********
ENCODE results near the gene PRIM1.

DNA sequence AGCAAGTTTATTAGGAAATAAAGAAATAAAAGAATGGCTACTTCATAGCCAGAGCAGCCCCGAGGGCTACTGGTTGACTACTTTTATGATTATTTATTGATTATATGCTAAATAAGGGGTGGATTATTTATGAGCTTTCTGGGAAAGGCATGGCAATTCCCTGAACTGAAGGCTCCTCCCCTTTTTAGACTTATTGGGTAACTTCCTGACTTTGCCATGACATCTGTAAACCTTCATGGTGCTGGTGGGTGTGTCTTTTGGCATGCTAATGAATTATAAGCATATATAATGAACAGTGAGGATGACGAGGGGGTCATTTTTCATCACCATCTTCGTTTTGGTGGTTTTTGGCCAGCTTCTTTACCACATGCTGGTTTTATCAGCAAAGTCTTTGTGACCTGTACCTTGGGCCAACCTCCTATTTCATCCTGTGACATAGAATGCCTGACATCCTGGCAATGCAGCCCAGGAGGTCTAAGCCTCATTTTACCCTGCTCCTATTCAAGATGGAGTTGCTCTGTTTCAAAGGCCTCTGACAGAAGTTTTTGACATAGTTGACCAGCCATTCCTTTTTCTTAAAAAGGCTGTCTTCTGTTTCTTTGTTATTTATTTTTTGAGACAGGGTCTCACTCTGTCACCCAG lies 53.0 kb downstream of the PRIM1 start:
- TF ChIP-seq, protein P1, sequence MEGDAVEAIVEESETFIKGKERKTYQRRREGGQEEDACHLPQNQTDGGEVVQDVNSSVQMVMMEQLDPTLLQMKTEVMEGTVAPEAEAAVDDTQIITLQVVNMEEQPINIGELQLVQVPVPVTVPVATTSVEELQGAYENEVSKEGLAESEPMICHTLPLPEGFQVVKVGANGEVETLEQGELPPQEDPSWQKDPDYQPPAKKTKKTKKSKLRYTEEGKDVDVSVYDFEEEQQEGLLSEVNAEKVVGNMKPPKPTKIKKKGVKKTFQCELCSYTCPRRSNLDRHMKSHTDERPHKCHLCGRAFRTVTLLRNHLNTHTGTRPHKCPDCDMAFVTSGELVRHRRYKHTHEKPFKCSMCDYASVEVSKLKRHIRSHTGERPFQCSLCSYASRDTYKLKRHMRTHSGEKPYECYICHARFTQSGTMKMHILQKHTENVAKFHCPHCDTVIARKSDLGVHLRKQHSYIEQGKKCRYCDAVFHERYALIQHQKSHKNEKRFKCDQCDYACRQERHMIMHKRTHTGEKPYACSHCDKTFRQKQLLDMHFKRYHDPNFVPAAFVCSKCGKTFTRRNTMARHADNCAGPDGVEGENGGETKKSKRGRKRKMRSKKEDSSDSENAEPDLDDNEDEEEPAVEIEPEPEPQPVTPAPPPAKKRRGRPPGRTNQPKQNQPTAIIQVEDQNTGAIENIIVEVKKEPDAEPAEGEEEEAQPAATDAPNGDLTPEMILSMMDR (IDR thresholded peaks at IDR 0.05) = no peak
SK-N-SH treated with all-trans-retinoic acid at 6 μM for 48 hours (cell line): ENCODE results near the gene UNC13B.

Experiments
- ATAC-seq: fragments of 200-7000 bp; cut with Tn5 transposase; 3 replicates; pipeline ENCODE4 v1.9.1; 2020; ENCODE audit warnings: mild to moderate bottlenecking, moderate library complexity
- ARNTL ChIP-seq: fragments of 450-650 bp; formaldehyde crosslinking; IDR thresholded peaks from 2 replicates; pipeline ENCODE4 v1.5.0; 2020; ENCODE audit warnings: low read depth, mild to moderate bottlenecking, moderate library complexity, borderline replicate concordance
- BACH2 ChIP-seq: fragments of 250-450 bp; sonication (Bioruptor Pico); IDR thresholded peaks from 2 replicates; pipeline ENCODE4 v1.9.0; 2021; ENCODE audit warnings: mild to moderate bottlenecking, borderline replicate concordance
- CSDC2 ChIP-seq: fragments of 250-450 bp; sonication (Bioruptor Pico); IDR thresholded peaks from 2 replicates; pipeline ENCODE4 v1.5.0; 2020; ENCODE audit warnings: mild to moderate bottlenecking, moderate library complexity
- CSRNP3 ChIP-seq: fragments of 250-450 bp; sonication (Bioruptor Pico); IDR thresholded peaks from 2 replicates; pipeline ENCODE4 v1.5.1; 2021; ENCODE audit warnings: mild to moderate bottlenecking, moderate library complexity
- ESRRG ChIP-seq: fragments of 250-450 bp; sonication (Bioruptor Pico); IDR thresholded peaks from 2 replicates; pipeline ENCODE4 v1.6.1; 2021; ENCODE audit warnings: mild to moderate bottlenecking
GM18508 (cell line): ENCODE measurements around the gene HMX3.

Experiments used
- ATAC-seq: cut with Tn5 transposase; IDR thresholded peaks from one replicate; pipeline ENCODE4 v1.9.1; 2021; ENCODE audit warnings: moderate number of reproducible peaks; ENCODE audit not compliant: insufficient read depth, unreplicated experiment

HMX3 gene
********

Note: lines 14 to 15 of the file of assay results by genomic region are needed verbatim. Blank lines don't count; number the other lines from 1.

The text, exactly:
- ATAC-seq: cut with Tn5 transposase; IDR thresholded peaks from one replicate; pipeline ENCODE4 v1.9.1; 2021; ENCODE audit warnings: moderate number of reproducible peaks; ENCODE audit not compliant: insufficient read depth, unreplicated experiment

HMX3 gene